Professor Jonathan Gitelson has played many roles in his life such as being an artist, a teacher, a student and a curator, to name a few.
This fall, Gitelson will add chair of Keene State College’s art and design program to that list. Previously the Art and Design Coordinator, Gitelson will be replacing current department chair Yuan Pan.
Despite his lifelong love of art, Gitelson did not begin consistently creating art until he took a photography class in college. While he has many mediums, photography has always been his favorite, he said.
“It was the first medium where I felt like I could make what I wanted to make,” Gitelson said.
He went on to receive his BA in literature and photography from Vermont’s Marlboro College and later received his MFA in photography from Chicago’s Columbia College.
After completing his undergraduate degree, Gitelson worked odd jobs at night while working on his photography during daylight hours and spent some time living in Guatemala City helping a professor’s friend teach photography. He even went so far as to make his own dark room where he was living, a task he has helped some of his students replicate.
“It’s something I encourage students to do at Keene State… I’ve seen students over the last 10 or 11 years fall in love with that dark room experience. It’s something physical, not in front of a computer, which is really nice these days [with so many things computerized],” Gitelson said. “It’s not as hard as you might think,” he added with a smile.
According to Gitelson, photography is paradoxically easy and difficult at the same time. While it’s easy to point and shoot, something he points out we’re surrounded by daily, getting the photo to look the way you want brings new challenges.
“Technically, it’s very hard to get things to look the way you want them to look. Composition, lighting, all that kind of stuff, but also printing, and exposure, and the actual creation of a photograph, I find to be really hard,” Gitelson said.
“Everybody makes them, and everybody posts them. So how do you create something that’s unique in the environment? That’s the challenge,” he said.
While photography is Gitelson’s favorite medium, he has done work in several other mediums. His installation art piece, “Marginalia,” has been featured in the Massachusetts Museum of Contemporary Art. “Marginalia” features nearly 2,000 books, all found by Gitelson. Each book was written in or otherwise marked by its previous owner. A few had even been hollowed out to hide small objects. Guests to the museum were encouraged to flip through the books and leave a bookmark for other guests to check out their favorite parts, he said.
“A lot of what art is, is your interaction with the public,” Gitelson said. “Being able to share the work is just as important as making it,” he added.
Gitelson said he loves teaching about art. He said he loves being able to share new things with students, and said he considers himself very lucky to be able to do this as his job.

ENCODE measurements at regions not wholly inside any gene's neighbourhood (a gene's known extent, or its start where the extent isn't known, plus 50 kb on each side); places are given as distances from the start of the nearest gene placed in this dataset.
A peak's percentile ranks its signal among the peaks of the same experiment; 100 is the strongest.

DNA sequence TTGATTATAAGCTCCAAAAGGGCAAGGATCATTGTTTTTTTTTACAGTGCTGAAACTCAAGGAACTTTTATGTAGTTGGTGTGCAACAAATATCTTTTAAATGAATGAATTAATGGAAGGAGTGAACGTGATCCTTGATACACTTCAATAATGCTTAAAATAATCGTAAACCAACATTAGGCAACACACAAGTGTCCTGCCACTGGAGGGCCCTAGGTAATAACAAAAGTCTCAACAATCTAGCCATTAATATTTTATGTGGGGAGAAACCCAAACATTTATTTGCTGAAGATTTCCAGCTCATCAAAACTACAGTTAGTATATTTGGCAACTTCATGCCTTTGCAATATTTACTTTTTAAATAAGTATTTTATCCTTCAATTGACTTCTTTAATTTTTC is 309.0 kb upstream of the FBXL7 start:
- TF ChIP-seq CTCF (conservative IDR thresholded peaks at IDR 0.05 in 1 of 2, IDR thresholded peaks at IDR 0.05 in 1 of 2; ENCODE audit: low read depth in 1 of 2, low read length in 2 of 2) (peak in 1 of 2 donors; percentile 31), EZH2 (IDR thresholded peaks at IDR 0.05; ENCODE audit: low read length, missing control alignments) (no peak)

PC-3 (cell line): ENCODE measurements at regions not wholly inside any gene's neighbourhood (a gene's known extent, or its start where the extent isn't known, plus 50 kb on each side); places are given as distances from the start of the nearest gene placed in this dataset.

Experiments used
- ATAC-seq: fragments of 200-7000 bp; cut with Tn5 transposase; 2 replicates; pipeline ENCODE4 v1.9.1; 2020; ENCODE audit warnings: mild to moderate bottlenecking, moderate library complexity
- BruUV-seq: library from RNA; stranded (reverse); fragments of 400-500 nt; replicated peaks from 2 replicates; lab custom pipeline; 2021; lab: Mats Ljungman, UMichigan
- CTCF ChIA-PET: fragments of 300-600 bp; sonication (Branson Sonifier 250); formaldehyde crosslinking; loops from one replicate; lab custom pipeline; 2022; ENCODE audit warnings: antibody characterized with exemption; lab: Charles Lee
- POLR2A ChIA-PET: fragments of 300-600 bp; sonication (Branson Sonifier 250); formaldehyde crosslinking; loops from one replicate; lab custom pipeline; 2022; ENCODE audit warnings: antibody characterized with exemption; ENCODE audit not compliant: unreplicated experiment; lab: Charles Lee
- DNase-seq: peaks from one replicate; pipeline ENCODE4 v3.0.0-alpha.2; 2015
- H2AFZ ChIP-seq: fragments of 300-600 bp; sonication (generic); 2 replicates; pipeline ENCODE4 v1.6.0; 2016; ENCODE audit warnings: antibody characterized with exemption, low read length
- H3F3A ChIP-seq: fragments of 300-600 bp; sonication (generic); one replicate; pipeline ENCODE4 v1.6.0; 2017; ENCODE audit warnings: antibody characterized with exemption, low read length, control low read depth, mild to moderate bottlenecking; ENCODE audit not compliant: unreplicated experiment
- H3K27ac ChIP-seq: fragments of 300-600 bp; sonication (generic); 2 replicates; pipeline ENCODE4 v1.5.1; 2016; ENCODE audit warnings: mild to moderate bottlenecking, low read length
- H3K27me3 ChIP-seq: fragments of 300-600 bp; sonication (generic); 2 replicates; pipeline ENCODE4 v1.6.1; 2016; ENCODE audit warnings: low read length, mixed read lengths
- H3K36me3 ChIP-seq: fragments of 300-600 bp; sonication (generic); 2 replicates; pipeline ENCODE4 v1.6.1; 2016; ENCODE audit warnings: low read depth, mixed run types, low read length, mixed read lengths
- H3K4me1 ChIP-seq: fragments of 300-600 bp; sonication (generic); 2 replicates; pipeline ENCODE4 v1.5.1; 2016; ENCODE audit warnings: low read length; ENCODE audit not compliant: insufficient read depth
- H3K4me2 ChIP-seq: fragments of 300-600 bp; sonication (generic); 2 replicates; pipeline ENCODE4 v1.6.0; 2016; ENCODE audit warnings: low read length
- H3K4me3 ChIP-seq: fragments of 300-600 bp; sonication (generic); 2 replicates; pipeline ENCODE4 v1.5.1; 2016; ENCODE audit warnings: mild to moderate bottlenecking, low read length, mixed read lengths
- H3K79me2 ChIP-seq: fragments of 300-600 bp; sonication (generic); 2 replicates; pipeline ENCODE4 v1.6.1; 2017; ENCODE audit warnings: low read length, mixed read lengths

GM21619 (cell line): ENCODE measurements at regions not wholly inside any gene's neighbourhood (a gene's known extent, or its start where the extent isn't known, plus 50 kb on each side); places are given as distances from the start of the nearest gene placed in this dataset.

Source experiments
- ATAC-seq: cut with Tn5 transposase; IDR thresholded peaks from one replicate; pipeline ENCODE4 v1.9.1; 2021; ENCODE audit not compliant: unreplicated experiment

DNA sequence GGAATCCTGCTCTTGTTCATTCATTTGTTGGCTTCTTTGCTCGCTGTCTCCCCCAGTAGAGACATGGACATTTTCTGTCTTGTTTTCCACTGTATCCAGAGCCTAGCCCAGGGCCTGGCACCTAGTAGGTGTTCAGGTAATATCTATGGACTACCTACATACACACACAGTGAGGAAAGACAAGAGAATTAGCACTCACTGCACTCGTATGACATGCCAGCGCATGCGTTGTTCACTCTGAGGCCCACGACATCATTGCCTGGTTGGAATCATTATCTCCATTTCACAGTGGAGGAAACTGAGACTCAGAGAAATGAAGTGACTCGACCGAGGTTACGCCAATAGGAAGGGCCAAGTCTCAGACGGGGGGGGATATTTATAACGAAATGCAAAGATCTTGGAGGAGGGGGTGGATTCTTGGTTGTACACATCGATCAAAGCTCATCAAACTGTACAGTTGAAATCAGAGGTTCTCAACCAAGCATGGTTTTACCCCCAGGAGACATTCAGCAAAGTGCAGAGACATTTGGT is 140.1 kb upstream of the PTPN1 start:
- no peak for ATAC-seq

“Being able to show things that I’m excited about that [my students] don’t know, and getting them excited is something I love,” Gitelson said.
Grace Robitaille, an advisee of Gitelson’s since last year, has seen that love for sharing and discussing art firsthand. Robiatille, a design major in her second year at KSC, admires his passion as an educator.
“I admire how happy he gets when students actually contact him with stuff they want to do with their major… He gets excited that someone is reaching out to him,” she said.
As Gitelson prepares to take his seat as department chair, he said he has a “hugely transitional period” to work with. Not only will he be dealing with the effects of the COVID-19 pandemic on schooling in general, he said he feels the department itself has gone through a lot of change. While the art and design department’s staff has shrunk in past years, to about half of what it was when Gitelson arrived, Gitelson said he is happy to have his colleagues by his side.
“I feel very lucky in that I have a really great group of colleagues in the art department. I trust them all, and respect them all. What I hope to do is be able to help with the leadership as we go through this next transition,” Gitelson said.
With the staff changes of the past few years and the life changes of 2020, Gitelson said it’s time to rethink how students navigate the program. Randall Hoyt, another Keene State professor and the next design coordinator, will be helping him navigate those challenges. The chair and coordinator positions always come from opposite ends of the department; if the chair is from studio art like Gitelson, the coordinator will come from design. The coordinator helps the chair run the department, sharing their expertise.
“I find he brings a wealth of expertise, energy and humor to everything,” Hoyt said of Gitelson. “I’m looking forward to making the program stronger and doing some very important work, rethinking art and design and taking it to the place it needs to be,” Hoyt added.
Listen to The Chirp podcast episode eight, featuring artist and professor Jonathan Gitelson.
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